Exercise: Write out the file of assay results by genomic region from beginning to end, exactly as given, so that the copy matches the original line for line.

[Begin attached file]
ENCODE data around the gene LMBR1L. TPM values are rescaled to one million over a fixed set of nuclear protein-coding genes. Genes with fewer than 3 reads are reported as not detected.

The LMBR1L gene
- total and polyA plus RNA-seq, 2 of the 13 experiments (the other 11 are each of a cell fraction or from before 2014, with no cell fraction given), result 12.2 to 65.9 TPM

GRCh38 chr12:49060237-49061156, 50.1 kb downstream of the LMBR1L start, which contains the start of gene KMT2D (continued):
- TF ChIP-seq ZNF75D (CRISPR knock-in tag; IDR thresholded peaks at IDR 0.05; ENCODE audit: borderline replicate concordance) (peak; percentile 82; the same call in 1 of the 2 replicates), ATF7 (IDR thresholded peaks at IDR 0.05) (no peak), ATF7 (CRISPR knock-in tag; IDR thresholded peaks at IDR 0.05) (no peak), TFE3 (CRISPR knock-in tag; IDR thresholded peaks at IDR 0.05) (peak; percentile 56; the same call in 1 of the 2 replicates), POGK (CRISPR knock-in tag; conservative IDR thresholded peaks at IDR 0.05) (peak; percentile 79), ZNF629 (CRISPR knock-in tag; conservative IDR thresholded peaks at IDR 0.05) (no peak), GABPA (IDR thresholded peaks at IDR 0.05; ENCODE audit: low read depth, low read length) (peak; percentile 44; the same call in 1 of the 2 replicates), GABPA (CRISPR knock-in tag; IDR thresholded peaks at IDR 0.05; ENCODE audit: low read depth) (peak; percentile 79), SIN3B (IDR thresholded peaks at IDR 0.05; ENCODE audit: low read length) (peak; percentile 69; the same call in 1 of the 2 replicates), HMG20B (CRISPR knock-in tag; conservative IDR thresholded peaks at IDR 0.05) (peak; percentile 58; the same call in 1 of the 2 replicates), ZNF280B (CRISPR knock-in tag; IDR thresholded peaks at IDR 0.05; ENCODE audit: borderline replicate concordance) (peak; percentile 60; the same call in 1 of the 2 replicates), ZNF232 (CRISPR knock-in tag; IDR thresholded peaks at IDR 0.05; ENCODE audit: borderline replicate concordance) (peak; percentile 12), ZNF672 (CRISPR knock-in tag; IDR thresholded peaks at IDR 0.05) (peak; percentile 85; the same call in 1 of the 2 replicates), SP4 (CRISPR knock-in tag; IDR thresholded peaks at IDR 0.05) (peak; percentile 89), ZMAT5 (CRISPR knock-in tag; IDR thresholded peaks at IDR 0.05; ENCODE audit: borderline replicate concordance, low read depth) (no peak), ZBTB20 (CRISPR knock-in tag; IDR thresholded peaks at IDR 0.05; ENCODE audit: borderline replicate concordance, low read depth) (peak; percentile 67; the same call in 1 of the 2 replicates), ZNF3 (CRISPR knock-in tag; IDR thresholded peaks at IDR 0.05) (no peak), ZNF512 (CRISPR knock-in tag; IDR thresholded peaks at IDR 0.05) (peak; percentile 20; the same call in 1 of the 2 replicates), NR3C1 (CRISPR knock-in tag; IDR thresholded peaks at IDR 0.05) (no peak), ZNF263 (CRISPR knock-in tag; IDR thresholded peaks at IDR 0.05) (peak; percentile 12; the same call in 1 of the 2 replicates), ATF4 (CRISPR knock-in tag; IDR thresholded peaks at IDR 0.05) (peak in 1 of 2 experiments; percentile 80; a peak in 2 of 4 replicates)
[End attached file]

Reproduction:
ENCODE data around the gene LMBR1L. TPM values are rescaled to one million over a fixed set of nuclear protein-coding genes. Genes with fewer than 3 reads are reported as not detected.

The LMBR1L gene
- total and polyA plus RNA-seq, 2 of the 13 experiments (the other 11 are each of a cell fraction or from before 2014, with no cell fraction given), result 12.2 to 65.9 TPM

GRCh38 chr12:49060237-49061156, 50.1 kb downstream of the LMBR1L start, which contains the start of gene KMT2D (continued):
- TF ChIP-seq ZNF75D (CRISPR knock-in tag; IDR thresholded peaks at IDR 0.05; ENCODE audit: borderline replicate concordance) (peak; percentile 82; the same call in 1 of the 2 replicates), ATF7 (IDR thresholded peaks at IDR 0.05) (no peak), ATF7 (CRISPR knock-in tag; IDR thresholded peaks at IDR 0.05) (no peak), TFE3 (CRISPR knock-in tag; IDR thresholded peaks at IDR 0.05) (peak; percentile 56; the same call in 1 of the 2 replicates), POGK (CRISPR knock-in tag; conservative IDR thresholded peaks at IDR 0.05) (peak; percentile 79), ZNF629 (CRISPR knock-in tag; conservative IDR thresholded peaks at IDR 0.05) (no peak), GABPA (IDR thresholded peaks at IDR 0.05; ENCODE audit: low read depth, low read length) (peak; percentile 44; the same call in 1 of the 2 replicates), GABPA (CRISPR knock-in tag; IDR thresholded peaks at IDR 0.05; ENCODE audit: low read depth) (peak; percentile 79), SIN3B (IDR thresholded peaks at IDR 0.05; ENCODE audit: low read length) (peak; percentile 69; the same call in 1 of the 2 replicates), HMG20B (CRISPR knock-in tag; conservative IDR thresholded peaks at IDR 0.05) (peak; percentile 58; the same call in 1 of the 2 replicates), ZNF280B (CRISPR knock-in tag; IDR thresholded peaks at IDR 0.05; ENCODE audit: borderline replicate concordance) (peak; percentile 60; the same call in 1 of the 2 replicates), ZNF232 (CRISPR knock-in tag; IDR thresholded peaks at IDR 0.05; ENCODE audit: borderline replicate concordance) (peak; percentile 12), ZNF672 (CRISPR knock-in tag; IDR thresholded peaks at IDR 0.05) (peak; percentile 85; the same call in 1 of the 2 replicates), SP4 (CRISPR knock-in tag; IDR thresholded peaks at IDR 0.05) (peak; percentile 89), ZMAT5 (CRISPR knock-in tag; IDR thresholded peaks at IDR 0.05; ENCODE audit: borderline replicate concordance, low read depth) (no peak), ZBTB20 (CRISPR knock-in tag; IDR thresholded peaks at IDR 0.05; ENCODE audit: borderline replicate concordance, low read depth) (peak; percentile 67; the same call in 1 of the 2 replicates), ZNF3 (CRISPR knock-in tag; IDR thresholded peaks at IDR 0.05) (no peak), ZNF512 (CRISPR knock-in tag; IDR thresholded peaks at IDR 0.05) (peak; percentile 20; the same call in 1 of the 2 replicates), NR3C1 (CRISPR knock-in tag; IDR thresholded peaks at IDR 0.05) (no peak), ZNF263 (CRISPR knock-in tag; IDR thresholded peaks at IDR 0.05) (peak; percentile 12; the same call in 1 of the 2 replicates), ATF4 (CRISPR knock-in tag; IDR thresholded peaks at IDR 0.05) (peak in 1 of 2 experiments; percentile 80; a peak in 2 of 4 replicates)